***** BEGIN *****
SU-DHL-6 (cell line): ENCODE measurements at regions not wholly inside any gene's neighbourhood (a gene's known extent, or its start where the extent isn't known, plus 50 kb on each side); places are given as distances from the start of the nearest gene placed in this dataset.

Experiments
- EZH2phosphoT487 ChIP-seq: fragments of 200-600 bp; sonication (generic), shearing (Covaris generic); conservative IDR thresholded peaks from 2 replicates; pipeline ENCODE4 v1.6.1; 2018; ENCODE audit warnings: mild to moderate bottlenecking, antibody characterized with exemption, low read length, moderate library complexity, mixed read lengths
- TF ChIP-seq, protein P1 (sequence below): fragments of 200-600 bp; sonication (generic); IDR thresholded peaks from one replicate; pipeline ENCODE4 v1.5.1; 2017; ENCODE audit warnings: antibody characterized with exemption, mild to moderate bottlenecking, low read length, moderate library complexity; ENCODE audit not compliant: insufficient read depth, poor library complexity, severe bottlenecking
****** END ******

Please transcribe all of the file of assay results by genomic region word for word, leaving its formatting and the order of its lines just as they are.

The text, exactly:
SU-DHL-6 (cell line): ENCODE measurements at regions not wholly inside any gene's neighbourhood (a gene's known extent, or its start where the extent isn't known, plus 50 kb on each side); places are given as distances from the start of the nearest gene placed in this dataset.

Experiments
- EZH2phosphoT487 ChIP-seq: fragments of 200-600 bp; sonication (generic), shearing (Covaris generic); conservative IDR thresholded peaks from 2 replicates; pipeline ENCODE4 v1.6.1; 2018; ENCODE audit warnings: mild to moderate bottlenecking, antibody characterized with exemption, low read length, moderate library complexity, mixed read lengths
- TF ChIP-seq, protein P1 (sequence below): fragments of 200-600 bp; sonication (generic); IDR thresholded peaks from one replicate; pipeline ENCODE4 v1.5.1; 2017; ENCODE audit warnings: antibody characterized with exemption, mild to moderate bottlenecking, low read length, moderate library complexity; ENCODE audit not compliant: insufficient read depth, poor library complexity, severe bottlenecking